It was probably during the dot-com boom that the marketing department at Honda Automobiles thought “all those young white guys who snowboard all winter and surf, bike and kayak all summer need a car designed just for them.” So they sought out said guys, asked ’em what they’d love to have in car, and went back to their clever designers and engineers and said “this one can’t miss, guys. Just make it cool and not too expensive.”
In 2003 the Honda Element showed up in car showrooms, looking like maybe it wanted to be a Hummer when it grew up. It came with an optional moon roof in the back of the car, so surfer dudes could stand up in the car and change out of their wetsuits without embarrasing the tourists. But with the boom over, hardly any of those edgy, cool, Ipod-listening young guys had much use for Honda’s inspired ugly duckling. Turns out their moms did, though, so the car was a moderate success. Actually, Honda builds such impossibly reliable, practical cars that almost anything the company builds will sell but still: it was cool to see an OK outcome from a marketing plan that didn’t work out as planned.
I’m bringing all this up because I’m test-driving a new Element this morning and thinking very strongly about buying one. It’s got tons of space for car camping and is designed for people to track dirt and sand into. And my six-year-old Ford Focus, bless it’s rattle-trap soul, has 95,000 miles on it and has to be considered on life support from here on in. I’m keeping it, though, because I’d rather bear the expense of having a second car than suffer the indignity of its trade-in value. When it’s last mile nears I’ll donate it to PBS or something.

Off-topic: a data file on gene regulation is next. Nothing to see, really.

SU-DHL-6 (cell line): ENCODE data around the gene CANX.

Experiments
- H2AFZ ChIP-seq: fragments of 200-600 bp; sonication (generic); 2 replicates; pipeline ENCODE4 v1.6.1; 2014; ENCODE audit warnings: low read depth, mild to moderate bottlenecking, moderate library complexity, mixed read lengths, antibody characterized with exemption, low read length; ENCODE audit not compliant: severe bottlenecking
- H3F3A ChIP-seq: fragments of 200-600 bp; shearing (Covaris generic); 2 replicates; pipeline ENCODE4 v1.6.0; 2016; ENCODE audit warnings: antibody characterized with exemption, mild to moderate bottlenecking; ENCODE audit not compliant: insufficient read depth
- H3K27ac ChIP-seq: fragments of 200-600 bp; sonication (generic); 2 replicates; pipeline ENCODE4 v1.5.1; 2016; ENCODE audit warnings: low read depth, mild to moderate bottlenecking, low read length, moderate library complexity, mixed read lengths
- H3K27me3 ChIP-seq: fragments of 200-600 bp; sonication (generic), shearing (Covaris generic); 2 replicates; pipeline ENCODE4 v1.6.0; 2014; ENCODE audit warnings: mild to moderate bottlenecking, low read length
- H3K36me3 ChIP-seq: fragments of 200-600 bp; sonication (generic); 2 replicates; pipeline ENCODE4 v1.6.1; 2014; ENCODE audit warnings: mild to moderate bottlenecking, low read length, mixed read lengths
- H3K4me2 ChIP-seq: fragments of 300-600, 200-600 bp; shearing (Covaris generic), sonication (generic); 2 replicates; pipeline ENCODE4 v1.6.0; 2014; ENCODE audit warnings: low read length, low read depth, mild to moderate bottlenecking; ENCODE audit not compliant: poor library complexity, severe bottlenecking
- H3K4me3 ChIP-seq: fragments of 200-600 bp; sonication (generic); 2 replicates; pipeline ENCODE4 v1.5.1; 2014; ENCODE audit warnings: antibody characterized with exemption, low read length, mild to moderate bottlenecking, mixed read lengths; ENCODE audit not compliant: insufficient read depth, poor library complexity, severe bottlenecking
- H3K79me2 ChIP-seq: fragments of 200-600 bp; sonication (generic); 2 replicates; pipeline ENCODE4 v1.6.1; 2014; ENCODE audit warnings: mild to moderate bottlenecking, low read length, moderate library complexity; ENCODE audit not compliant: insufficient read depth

I’m dealing with carsdirect.com on the transaction — seems to be going well so far but I’ll report back on how it all works out.
I read a post from a forum for Element owners in which a guy describes a visit to his Honda dealer; he says to the salesman “none of those hikers or campers are actually buying these things, are they?” and the salesman confesses: “No.” Well, there might be one.